It’s probably all about

this clean line – Japanese poets,

seventeenth, eighteenth century.

Probably in a small town

which you know well or at least

visited once or twice,

with pines and wooden houses,

a cafe, a church, a derelict Jewish graveyard.

Probably something still remains

in the portfolio of an amateur photographer

(who most likely goes to the capital once a week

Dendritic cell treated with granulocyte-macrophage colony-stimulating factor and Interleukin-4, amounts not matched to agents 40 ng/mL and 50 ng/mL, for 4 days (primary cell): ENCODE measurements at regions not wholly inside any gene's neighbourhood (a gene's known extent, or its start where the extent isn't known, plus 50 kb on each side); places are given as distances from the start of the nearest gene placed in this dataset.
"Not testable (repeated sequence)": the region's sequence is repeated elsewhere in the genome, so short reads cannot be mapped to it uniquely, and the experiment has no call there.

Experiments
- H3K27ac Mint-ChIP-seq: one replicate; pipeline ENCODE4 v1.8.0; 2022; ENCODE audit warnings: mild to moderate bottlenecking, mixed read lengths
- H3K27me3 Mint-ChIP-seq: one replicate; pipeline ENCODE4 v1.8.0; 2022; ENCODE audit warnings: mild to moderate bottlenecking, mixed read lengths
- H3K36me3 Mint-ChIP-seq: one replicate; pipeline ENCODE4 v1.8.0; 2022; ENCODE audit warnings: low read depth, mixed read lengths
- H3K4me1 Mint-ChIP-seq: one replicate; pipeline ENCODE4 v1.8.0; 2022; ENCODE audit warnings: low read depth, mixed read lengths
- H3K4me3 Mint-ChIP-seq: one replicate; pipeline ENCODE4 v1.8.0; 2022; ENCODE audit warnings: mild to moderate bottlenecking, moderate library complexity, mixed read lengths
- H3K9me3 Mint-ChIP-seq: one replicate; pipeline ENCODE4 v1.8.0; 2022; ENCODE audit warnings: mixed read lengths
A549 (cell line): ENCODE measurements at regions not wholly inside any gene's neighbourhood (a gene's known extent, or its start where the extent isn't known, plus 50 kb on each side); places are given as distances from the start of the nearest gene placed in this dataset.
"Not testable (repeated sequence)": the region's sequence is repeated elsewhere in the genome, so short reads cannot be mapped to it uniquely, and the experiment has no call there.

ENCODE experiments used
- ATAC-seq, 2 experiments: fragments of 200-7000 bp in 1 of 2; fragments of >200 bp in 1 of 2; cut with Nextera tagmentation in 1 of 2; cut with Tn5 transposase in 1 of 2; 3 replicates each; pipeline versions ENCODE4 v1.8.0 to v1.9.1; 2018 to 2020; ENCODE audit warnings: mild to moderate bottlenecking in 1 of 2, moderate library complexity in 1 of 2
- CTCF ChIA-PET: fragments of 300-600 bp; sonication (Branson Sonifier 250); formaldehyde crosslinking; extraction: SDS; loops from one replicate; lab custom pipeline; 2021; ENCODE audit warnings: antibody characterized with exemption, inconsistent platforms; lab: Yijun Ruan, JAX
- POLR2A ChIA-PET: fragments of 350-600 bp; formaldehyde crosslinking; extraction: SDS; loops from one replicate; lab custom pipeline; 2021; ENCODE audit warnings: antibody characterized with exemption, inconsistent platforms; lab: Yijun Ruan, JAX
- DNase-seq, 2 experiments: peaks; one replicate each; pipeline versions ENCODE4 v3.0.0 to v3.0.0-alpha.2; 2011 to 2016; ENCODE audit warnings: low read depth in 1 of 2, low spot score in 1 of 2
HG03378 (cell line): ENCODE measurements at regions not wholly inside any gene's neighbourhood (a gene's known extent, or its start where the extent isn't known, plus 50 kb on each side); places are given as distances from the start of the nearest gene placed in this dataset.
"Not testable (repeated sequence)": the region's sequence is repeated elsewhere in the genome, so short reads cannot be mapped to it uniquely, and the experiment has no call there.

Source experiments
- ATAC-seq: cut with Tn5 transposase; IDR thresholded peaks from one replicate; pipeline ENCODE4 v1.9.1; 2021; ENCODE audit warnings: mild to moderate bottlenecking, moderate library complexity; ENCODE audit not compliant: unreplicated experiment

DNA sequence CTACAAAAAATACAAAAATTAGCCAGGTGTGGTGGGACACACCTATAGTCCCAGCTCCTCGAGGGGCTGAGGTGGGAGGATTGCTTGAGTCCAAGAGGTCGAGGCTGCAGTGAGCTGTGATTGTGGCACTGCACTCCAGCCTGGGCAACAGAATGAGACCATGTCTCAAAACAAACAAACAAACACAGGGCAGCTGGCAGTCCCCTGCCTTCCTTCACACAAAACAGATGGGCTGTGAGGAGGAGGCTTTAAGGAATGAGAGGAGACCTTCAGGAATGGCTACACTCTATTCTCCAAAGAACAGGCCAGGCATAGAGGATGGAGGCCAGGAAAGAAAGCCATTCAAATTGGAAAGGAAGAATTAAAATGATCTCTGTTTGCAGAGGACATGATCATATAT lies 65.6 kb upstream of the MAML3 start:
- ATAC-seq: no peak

to capture scenes), unless

he’s already cropped

these black-and-white trees

and lilac bushes – perhaps not yet.

It’s probably about

a drawing with children, a swing,

a queue outside the shop, with a dog even,

a mutt caught by the dog-catcher

taken away on a flat cart seventeen years ago;

with a candle stub when the light goes out

and when you have to go to bed by candlelight.

The drawing’s to be clean:

underwear dries on a line,

a blue pyjama top’s just falling to the ground,

louder and louder someone’s voice calls out ‘Jurek, Jurek’;

next to the house, in the woods,

Jurek’s sister collects brush.

Piotr Sommer